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13 of 14 people found the following review helpful By Satish Kamath on 21 July 2011
Format: Blu-ray Verified Purchase
I would have paid very gladly to go see this for the original performance, and even bought this blu ray subsequently, had I been seated, say, 15 rows away from the stage and the orchestra. I have nothing to complain about the quality of the recording, its crystal clear resolution and the performance from the players. Very good sets, the costumes though tacky, are passable and the ambiance created on stage is lovely. Introduction of the ballet before last scene was actually quite pleasant and innovative.

What spoils this production is the clarity of the blu ray!!!!

This medium is for people to enjoy in their living rooms with close ups unimaginable in the hall, and the freedom to see and listen to the disc or parts of it repeatedly. It is a pure visual experience which has to be chosen with some sensitivity to its viewing public as well as the visual experience itself. Otherwise, a well recorded CD would do the job superbly.

Angeletti is certainly qualified and gives a mature display of her talents, but unfortunately in this blu ray, she looks closer to 50 than 15. That itself is a put-off...thoroughly unconvincing to say the least to a blu ray viewer. She would be and will be magnificent on the stage any day, even today to those sitting beyond 15 rows in the theater. But don't 'shoot' her for close-ups please.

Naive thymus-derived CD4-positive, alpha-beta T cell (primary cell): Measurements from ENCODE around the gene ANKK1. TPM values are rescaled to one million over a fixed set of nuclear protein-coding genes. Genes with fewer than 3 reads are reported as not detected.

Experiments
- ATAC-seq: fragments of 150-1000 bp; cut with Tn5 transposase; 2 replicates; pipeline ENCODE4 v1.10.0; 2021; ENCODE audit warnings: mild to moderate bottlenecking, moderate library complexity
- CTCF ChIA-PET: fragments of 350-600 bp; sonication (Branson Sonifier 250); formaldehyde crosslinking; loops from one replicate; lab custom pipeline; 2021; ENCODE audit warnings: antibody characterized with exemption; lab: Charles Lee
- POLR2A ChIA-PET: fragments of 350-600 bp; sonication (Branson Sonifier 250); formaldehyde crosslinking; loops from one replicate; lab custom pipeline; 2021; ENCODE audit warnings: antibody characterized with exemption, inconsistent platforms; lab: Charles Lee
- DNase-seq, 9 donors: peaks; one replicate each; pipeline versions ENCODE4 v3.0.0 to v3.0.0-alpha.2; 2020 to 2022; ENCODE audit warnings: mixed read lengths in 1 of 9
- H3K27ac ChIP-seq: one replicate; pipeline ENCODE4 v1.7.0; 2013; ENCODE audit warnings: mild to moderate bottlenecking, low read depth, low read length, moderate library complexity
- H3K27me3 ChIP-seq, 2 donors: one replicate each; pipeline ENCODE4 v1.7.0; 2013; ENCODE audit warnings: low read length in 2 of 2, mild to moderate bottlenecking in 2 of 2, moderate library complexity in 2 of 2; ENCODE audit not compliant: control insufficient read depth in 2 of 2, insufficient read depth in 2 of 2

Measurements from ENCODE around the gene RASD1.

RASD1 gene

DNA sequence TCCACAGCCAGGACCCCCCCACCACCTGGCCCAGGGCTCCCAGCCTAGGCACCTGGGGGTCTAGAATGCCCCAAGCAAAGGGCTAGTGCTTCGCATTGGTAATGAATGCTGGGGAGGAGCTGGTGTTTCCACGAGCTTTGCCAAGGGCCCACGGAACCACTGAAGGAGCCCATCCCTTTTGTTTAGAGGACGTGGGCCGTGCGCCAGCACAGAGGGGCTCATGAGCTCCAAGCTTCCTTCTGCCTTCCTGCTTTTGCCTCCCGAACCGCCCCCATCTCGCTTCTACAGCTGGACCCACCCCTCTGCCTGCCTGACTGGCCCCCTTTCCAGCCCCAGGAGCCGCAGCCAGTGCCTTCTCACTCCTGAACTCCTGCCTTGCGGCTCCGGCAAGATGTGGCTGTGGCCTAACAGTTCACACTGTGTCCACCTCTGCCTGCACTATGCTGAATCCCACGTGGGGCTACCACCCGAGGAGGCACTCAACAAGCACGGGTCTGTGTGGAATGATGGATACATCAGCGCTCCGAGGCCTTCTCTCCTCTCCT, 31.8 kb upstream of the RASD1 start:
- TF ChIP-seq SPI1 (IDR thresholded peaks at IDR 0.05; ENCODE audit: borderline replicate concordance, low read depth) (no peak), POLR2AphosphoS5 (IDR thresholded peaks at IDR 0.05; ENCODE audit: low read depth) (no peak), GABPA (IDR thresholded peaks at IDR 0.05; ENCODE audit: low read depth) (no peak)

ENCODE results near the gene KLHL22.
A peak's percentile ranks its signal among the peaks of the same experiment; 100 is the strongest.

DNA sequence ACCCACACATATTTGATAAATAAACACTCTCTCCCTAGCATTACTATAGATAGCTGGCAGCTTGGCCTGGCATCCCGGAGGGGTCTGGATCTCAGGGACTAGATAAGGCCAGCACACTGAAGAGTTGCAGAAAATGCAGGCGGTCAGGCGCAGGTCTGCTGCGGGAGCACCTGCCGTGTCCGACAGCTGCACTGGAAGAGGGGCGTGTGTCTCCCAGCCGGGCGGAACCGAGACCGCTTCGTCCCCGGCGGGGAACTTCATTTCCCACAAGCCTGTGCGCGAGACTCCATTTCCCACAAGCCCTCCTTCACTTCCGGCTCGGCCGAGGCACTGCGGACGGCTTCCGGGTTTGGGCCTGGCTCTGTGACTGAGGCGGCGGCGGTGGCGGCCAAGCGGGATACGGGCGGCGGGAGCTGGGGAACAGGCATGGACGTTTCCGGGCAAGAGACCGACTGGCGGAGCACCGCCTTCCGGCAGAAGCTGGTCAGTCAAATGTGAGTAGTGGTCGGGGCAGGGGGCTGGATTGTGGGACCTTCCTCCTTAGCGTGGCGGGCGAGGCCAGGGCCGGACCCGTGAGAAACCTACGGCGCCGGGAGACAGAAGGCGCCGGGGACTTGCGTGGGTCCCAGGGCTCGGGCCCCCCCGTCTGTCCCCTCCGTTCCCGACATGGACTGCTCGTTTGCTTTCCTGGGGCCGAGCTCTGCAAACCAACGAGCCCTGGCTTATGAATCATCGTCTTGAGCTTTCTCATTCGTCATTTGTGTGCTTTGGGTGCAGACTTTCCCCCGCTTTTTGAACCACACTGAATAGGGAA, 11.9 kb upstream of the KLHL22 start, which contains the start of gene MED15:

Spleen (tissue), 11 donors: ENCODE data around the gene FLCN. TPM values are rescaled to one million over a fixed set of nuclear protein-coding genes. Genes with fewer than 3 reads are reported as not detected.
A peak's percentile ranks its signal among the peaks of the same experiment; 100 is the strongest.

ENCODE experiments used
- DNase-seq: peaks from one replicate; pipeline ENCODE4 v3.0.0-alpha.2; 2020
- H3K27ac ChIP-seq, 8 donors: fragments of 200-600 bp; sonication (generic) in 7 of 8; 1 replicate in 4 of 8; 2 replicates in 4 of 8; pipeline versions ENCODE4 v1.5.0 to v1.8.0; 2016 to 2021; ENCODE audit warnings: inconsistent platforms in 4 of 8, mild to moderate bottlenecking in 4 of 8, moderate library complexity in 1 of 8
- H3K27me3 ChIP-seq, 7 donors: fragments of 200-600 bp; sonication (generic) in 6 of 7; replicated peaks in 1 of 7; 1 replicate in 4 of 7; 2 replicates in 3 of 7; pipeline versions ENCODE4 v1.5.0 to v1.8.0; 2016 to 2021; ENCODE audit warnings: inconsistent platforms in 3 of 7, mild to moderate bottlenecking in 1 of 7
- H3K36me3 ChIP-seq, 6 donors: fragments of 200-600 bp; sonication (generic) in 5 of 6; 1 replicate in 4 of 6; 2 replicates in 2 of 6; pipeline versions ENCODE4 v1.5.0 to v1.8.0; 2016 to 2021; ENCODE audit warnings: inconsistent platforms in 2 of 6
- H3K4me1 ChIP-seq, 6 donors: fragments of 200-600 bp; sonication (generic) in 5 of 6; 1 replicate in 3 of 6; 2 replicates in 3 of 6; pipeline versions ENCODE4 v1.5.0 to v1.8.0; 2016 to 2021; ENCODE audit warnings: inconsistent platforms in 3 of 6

All the others do their job quite very well, but the above factor by itself makes one want to switch off the screen and listen to the performance rather than view it.

The make-up is shoddy to say the least, and makes the girls look as though the talcum-powder ran out midway through the process.

A GOOD PERFORMANCE DOTH NOT A GOOD BLU-RAY MAKE, is my verdict on this. I would any day go back to the Freni/Domingo/Karajan or the Ling Huang/Troxel movie (which is visually pleasing indeed), whenever I wish to see this.
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3 of 3 people found the following review helpful By crummocklass on 14 July 2013
Format: DVD Verified Purchase